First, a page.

FORT WORTH-Atlanta-based IDI has started prepping 110 acres for its newest development, Speedway Distribution Park. In 30 days, crews will be pouring the pad for a 672,678-sf spec distribution center, the first space for the 2.1-million-sf phase one in the AllianceTexas corridor.

IDI, with another 60 acres under option, is looking at a build-out value of $70 million to $100 million for the projected 4.4 million sf of class A industrial space, which will be planted near the junction of Texas 114 and Rural Route 156. IDI has placed the project into its bank of long-term holds rather than its merchant-build program, according to Doug Johnson, vice president and regional development officer for IDI’s Dallas office.

In a previous market analysis, Grubb & Ellis Co.’s research team found that Dallas/Fort Worth is leading the nation in spec industrial development. “I’m going to a market that’s a proven submarket,” Johnson tells GlobeSt.com, “and with the characteristics that I like to see when IDI buys a piece of land.” His primary competition is Hillwood in the North Fort Worth-Denton County corridor versus the half dozen or so developers who are building in South Dallas, where much of the 16.5 million sf of spec is under way or poised to break ground. North Fort Worth’s 61-million-sf inventory had a 6.9% vacancy at the first quarter’s close, according to CB Richard Ellis’ latest report.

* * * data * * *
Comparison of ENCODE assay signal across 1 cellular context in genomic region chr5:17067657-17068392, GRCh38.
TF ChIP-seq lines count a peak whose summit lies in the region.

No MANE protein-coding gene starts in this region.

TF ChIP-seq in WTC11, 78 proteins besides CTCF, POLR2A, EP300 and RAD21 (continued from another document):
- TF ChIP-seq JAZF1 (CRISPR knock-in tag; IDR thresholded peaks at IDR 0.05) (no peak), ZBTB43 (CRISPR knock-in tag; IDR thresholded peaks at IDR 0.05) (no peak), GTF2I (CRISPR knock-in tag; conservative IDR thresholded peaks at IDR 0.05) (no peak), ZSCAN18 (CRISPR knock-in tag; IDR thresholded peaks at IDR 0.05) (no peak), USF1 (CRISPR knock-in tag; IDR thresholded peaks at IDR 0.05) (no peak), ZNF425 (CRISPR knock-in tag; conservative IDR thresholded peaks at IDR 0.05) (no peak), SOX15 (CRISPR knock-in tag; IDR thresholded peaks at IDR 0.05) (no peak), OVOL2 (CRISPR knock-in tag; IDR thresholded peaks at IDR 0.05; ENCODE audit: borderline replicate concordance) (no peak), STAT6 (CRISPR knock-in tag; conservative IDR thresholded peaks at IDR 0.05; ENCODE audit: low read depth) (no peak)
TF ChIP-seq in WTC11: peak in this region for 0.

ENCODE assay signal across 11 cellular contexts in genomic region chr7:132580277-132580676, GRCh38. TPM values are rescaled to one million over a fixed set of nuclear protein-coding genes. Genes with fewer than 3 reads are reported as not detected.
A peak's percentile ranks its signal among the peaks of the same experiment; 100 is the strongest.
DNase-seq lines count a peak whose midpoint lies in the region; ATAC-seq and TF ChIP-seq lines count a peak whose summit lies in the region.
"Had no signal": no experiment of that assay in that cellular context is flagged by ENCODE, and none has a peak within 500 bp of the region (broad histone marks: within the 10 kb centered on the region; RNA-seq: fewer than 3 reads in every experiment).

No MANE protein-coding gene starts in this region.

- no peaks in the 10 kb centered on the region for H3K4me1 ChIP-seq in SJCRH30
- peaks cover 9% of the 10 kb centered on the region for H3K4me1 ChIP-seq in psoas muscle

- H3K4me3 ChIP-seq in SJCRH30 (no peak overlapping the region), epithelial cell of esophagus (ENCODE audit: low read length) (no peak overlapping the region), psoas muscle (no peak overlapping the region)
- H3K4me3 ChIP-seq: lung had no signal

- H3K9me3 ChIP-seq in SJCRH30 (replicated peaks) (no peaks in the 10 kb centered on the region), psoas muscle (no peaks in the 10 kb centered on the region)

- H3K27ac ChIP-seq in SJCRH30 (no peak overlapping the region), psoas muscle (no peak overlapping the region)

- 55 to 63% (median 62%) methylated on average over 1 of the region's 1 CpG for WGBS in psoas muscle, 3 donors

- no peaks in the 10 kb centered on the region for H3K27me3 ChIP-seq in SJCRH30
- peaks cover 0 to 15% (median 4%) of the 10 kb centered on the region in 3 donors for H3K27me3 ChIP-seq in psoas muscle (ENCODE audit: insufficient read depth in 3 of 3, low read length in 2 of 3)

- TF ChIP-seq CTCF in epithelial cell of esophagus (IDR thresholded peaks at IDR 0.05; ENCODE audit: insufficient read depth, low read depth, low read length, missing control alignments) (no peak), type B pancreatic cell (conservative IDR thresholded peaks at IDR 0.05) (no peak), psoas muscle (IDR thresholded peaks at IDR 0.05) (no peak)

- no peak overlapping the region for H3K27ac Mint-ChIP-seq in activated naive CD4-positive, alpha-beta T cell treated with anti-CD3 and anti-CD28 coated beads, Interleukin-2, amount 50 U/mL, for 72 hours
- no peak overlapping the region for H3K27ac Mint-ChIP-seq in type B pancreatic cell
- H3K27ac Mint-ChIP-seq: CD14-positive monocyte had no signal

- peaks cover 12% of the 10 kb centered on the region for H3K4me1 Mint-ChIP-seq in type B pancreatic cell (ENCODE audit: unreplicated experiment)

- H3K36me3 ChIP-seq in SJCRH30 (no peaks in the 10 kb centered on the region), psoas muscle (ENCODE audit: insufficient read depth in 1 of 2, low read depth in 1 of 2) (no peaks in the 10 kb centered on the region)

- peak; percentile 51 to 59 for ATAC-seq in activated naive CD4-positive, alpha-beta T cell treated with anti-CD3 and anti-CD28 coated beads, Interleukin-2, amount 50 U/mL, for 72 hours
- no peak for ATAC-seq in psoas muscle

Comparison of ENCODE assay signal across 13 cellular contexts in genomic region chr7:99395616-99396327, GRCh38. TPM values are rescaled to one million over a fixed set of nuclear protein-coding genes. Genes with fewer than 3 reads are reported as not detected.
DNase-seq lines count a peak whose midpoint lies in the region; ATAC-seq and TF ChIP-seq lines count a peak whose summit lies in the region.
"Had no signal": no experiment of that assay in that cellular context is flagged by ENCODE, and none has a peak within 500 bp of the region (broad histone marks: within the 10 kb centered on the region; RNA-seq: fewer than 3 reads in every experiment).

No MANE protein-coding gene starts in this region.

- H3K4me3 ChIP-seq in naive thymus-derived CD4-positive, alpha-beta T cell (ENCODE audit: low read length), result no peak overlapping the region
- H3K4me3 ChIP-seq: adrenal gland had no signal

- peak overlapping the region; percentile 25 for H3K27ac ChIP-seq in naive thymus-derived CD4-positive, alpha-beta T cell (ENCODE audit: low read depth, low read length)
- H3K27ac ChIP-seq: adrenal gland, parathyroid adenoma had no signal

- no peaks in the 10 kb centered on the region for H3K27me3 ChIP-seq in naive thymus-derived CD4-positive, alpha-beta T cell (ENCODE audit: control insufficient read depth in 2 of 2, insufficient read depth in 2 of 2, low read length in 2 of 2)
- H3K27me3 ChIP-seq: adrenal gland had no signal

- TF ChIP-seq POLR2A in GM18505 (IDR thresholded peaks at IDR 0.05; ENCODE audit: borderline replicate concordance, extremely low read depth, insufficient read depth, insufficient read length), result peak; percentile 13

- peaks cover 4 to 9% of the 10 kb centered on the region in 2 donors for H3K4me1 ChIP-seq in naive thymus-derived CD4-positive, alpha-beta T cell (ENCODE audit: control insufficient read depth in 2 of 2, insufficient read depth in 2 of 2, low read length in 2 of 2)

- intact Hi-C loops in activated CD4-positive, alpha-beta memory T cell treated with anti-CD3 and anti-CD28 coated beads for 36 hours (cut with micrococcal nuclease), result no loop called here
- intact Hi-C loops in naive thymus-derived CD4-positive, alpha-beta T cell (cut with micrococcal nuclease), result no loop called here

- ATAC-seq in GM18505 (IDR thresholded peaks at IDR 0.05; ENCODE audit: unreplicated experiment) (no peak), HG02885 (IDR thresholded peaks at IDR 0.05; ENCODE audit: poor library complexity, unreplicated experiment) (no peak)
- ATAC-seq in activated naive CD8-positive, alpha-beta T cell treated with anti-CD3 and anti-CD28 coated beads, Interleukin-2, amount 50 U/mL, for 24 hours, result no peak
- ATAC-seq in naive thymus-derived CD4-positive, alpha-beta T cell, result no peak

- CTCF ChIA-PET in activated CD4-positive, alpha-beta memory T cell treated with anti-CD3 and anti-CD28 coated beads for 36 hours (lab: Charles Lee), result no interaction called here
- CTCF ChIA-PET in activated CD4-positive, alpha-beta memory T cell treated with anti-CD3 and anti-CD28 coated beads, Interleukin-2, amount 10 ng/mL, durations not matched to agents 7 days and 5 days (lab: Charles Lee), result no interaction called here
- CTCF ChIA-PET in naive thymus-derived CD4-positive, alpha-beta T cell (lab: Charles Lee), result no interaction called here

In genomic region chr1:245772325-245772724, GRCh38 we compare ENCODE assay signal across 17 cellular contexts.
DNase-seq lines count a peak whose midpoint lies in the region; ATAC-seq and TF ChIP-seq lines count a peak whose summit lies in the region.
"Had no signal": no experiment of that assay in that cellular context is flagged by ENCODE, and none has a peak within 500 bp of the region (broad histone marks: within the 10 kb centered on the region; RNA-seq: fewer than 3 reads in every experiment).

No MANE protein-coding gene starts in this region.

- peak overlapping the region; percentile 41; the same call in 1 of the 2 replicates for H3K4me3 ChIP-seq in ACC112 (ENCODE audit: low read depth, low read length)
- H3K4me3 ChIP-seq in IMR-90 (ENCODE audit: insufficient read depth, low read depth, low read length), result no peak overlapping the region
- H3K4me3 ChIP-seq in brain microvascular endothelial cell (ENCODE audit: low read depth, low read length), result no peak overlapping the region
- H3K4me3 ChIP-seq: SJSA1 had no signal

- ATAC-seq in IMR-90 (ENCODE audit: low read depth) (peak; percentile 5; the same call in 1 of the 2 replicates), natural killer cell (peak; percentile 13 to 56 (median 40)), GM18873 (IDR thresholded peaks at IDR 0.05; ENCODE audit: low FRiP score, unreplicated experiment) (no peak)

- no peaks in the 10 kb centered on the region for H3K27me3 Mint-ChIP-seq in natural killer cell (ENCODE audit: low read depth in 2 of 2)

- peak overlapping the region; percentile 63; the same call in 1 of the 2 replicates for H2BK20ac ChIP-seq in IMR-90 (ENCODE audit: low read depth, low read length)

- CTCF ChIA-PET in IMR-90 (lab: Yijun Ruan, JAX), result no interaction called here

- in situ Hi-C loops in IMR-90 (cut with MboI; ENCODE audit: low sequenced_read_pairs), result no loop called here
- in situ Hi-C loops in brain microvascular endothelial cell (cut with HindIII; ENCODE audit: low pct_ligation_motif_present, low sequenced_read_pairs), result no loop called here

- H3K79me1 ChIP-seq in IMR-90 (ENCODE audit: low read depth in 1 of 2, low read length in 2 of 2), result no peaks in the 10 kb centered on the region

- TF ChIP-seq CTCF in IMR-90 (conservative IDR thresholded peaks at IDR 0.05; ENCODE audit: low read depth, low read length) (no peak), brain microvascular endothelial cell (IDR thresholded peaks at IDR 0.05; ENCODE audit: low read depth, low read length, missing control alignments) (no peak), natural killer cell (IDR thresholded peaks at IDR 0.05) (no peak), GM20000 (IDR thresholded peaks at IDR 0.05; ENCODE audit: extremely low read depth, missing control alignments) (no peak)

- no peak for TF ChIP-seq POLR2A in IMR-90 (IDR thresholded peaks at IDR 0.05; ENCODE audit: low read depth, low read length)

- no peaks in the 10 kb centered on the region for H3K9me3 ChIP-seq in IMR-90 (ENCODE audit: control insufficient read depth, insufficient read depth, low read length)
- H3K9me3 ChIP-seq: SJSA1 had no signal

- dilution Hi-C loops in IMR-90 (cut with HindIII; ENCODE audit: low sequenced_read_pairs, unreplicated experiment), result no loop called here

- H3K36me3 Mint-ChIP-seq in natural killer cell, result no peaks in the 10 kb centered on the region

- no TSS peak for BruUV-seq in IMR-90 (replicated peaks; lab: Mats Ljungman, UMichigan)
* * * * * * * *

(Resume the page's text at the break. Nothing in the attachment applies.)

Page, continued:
Johnson says the submarket’s fundamentals underwrote the decision to buy the acreage and now support the park’s spec start. “That’s a great submarket. Interstate 35 and the BNSF intermodal are huge drivers,” he adds. “A warehouse needs to be situated near a highway that goes somewhere, an intermodal and population growth.” He says all dynamics are at work in the corridor, with IDI’s land sporting a railroad track along its Texas 114 line and a location 1.5 miles from the BNSF Railroad’s intermodal in Alliance.

IDI’s John Leinbaugh, vice president of leasing in Dallas, says submarket activity has been “good” although the project is in its early stages. “There are several users looking in that area,” he adds, “and we’ve had strong interest from the brokerage community.”

Speedway Distribution Park’s first building, set to deliver in October, will be a LEED-certified cross-dock design with a 35-foot clear height and 185-foot truck court. Macgregor Associates Architects of Atlanta designed the structure.

Johnson says infrastructure work includes the addition of two roads, Three-Wide and Performance drives. The spec is being setback to reserve a Texas 114-fronting tract for a build-to-suit or possibly more spec down the road. IDI’s phase one plan includes distribution centers with 842,400 sf, 430,920 sf and 136,000 sf. The optioned land could support two more buildings totaling 1.3 million sf.